Automated Retirement Planning: Should You Choose Acorns Or Betterment? Betterment helps you save unused cash with its Smart Deposit feature that sweeps unused cash into dedicated investment accounts. Acorns automatically invests loose change that is rounded-up with each purchase transaction you make. Because the amounts invested at Acorns are smaller, Betterment is more likely to help you reach your financial goals.
Betterment vs Acorns
Betterment supports an extensive range of taxable and retirement account types, including Trusts, IRAs, rollover IRAs, SEP IRAs, and Roth IRAs.
Betterment features an extensive range of account types, including:
By contrast, Acorns will only cater to clients with taxable accounts. These are fine for beginner investors and college students. More sophisticated investors with more complex financial situations who have multiple accounts will find Betterment superior.
|401(k)||NO (but, will advise)||NO|
Betterment vs Acorns
Betterment supports up to 12 asset classes, which compares favorably to Acorns, which supports ETFs from 6 asset classes.
Betterment also offers a highly transparent guide on how it invests your money, called Our Investment Selection Methodology. This guide has interactive charts that make it easy to understand precisely how your funds are allocated by asset class, geography, and weighting.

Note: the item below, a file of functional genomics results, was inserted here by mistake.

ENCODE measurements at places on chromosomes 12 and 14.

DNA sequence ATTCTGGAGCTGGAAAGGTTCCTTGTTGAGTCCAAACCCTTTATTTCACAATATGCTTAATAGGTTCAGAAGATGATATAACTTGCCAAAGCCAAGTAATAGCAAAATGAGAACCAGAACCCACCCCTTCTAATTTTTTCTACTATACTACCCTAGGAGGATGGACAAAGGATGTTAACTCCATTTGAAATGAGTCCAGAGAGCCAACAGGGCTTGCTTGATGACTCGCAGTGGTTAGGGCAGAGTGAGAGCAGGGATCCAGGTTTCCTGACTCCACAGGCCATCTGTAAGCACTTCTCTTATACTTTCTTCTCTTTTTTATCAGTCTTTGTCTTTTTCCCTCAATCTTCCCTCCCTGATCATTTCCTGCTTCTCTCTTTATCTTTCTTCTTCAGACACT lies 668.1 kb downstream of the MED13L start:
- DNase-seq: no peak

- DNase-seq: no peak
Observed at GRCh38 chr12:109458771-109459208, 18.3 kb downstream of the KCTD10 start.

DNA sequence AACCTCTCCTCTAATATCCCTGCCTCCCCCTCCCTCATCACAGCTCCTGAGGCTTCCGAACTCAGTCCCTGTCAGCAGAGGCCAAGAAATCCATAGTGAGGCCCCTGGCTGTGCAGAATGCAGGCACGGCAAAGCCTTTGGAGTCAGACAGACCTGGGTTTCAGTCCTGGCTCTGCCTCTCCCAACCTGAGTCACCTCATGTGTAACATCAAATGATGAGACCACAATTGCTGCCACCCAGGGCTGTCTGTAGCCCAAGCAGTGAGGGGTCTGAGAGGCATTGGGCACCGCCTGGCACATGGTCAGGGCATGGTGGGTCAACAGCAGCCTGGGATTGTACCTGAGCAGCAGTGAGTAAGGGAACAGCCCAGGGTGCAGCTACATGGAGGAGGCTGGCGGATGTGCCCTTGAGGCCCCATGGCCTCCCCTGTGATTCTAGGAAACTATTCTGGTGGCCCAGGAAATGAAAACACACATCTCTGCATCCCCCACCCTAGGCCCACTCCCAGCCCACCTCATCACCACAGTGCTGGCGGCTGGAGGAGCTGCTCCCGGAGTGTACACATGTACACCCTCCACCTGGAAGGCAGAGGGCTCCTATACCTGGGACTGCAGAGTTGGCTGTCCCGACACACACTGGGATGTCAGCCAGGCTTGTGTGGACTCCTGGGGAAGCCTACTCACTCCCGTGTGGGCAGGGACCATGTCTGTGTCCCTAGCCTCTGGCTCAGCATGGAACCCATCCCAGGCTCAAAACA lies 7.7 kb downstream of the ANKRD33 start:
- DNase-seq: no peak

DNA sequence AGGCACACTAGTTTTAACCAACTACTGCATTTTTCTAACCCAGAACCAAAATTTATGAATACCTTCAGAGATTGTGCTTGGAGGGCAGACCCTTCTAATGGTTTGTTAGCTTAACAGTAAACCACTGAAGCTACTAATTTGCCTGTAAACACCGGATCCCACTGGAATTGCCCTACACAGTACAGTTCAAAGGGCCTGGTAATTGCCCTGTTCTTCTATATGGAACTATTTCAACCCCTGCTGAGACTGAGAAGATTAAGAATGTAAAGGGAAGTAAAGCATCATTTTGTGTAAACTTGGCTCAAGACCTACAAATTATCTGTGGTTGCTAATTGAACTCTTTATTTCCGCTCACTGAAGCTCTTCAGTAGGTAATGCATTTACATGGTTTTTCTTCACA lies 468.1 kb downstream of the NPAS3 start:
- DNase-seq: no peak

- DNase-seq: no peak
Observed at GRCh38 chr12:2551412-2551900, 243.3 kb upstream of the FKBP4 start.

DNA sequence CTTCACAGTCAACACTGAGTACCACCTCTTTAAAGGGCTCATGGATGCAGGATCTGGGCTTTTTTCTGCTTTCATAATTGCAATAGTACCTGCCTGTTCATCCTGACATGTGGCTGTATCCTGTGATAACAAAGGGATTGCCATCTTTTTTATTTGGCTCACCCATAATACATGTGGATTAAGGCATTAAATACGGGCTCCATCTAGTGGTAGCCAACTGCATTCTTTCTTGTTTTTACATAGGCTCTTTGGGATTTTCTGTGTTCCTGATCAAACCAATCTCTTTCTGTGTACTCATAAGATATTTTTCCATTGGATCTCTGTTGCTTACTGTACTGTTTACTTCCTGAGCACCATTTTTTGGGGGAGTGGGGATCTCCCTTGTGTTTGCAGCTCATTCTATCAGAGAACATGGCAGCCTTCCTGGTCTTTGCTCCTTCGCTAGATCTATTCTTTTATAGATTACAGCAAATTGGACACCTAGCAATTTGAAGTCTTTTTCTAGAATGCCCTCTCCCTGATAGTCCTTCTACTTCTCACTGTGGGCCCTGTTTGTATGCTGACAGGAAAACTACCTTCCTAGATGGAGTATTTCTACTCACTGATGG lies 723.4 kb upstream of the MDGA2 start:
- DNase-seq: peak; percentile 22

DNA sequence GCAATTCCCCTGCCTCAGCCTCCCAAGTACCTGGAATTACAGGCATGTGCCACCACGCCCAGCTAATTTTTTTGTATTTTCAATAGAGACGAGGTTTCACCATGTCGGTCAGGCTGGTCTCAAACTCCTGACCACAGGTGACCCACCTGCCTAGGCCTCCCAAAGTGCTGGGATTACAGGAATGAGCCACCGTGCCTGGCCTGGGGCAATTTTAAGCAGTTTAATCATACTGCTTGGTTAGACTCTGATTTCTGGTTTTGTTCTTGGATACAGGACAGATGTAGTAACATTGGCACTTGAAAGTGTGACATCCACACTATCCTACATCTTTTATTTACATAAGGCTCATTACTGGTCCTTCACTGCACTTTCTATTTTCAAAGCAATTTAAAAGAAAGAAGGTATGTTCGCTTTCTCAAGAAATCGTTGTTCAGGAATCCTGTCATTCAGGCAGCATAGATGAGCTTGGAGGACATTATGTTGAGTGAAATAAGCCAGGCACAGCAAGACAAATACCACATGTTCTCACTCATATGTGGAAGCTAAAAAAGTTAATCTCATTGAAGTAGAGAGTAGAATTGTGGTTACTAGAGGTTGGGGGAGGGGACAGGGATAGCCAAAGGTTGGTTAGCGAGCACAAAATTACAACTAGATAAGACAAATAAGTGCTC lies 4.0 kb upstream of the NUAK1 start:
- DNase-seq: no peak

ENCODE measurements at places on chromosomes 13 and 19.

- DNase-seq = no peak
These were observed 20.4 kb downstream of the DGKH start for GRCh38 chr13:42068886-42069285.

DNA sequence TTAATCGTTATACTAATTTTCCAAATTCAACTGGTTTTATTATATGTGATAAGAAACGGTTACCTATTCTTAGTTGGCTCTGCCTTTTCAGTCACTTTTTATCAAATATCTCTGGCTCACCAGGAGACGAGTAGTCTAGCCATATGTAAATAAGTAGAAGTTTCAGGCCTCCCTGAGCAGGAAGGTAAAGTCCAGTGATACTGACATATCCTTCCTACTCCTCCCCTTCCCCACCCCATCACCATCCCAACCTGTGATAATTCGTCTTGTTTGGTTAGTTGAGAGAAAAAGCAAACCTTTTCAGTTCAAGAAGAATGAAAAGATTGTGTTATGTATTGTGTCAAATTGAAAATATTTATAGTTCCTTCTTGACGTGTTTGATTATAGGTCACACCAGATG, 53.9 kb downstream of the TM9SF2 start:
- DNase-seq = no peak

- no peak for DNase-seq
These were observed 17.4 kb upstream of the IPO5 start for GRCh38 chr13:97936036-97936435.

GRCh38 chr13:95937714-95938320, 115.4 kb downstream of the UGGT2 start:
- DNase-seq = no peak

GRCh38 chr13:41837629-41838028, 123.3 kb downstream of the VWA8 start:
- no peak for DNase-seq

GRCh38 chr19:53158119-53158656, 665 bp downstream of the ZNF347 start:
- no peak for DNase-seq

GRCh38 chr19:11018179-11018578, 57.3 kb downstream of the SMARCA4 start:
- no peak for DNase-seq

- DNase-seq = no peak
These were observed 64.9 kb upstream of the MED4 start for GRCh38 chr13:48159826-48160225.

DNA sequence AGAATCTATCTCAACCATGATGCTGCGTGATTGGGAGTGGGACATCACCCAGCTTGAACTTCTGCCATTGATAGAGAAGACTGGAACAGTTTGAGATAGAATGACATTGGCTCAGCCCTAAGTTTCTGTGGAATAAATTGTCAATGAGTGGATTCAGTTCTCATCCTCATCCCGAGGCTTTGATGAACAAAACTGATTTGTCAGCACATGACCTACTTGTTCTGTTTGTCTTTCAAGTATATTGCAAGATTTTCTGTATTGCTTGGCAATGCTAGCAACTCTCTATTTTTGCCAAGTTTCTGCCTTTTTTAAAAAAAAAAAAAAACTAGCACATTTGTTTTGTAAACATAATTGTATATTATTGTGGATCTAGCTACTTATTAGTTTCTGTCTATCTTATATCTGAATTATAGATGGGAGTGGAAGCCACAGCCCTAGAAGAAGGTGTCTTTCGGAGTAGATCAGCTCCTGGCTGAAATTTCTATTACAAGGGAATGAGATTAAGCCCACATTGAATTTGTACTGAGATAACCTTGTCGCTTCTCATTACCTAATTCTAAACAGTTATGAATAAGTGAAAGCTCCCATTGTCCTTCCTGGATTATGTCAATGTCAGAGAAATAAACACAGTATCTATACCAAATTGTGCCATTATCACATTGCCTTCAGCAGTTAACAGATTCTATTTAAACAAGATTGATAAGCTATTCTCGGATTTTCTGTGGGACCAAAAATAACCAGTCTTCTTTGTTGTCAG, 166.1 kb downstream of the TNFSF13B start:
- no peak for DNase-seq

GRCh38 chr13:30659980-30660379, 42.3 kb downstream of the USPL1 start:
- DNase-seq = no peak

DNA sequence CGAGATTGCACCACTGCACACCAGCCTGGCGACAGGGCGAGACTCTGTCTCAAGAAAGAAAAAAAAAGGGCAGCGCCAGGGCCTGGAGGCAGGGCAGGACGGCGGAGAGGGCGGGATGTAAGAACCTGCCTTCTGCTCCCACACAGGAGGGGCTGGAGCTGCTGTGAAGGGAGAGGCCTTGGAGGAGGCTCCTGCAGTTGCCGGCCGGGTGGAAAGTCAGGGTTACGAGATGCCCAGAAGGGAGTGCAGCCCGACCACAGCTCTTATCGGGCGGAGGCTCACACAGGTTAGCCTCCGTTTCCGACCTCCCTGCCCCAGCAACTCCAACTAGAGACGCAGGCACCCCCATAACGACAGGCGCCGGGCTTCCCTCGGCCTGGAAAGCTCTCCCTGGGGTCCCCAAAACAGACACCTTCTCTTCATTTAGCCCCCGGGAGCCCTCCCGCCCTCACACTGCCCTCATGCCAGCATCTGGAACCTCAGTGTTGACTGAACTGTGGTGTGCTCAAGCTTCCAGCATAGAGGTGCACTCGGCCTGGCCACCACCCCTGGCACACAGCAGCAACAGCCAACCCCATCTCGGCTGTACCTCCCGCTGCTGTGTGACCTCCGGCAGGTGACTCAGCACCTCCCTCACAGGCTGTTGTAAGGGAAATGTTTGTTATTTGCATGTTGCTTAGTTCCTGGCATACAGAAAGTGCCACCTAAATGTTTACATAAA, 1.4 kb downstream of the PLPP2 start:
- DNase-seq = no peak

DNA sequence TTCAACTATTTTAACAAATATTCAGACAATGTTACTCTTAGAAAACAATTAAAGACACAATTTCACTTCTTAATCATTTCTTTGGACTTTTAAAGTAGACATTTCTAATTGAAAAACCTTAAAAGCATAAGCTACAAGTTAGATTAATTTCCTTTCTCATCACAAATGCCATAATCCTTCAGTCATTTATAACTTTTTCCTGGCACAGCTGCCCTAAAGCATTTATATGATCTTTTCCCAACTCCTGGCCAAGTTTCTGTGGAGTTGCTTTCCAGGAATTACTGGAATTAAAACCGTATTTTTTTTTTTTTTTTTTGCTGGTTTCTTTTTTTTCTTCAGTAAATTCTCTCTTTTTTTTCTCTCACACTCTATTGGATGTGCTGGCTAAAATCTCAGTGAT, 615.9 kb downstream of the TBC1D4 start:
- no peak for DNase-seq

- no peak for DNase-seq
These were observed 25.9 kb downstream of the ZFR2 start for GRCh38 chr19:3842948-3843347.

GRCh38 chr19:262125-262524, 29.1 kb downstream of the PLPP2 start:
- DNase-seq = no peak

Acorns investment methodology was supported by Dr. Harry Markowitz, who is the Nobel-prize winning father of Modern Portfolio Theory, which virtually every robo-advisor relies on to invest client funds.
Betterment Vs Acorns: Asset Class: Overall, Betterment wins this category with a broader asset class selection, though Acorns gets plaudits for having Dr. Harry Markowitz as an ally.
Betterment vs Acorns
Overall, Betterment is the better solution if you had to choose just one robo-advisor. However, Acorns and Betterment can be used together.
|Acorns Wins||Betterment Wins|
|✅ Portfolio Management Fees: Acorns provides free portfolio management to college students for up to four years.||✅ Portfolio Management Fees: Up to $5,000 of assets managed, Acorns charges a flat fee of $1 per month. Above that level, the charge is 0.25% which is identical to what Betterment charges for its basic service, Betterment Digital.|
Betterment and Acorns are matched on management fees above $5,000. Where Betterment has the edge is for clients with over $2,000,000, at which time Betterment waives its fees.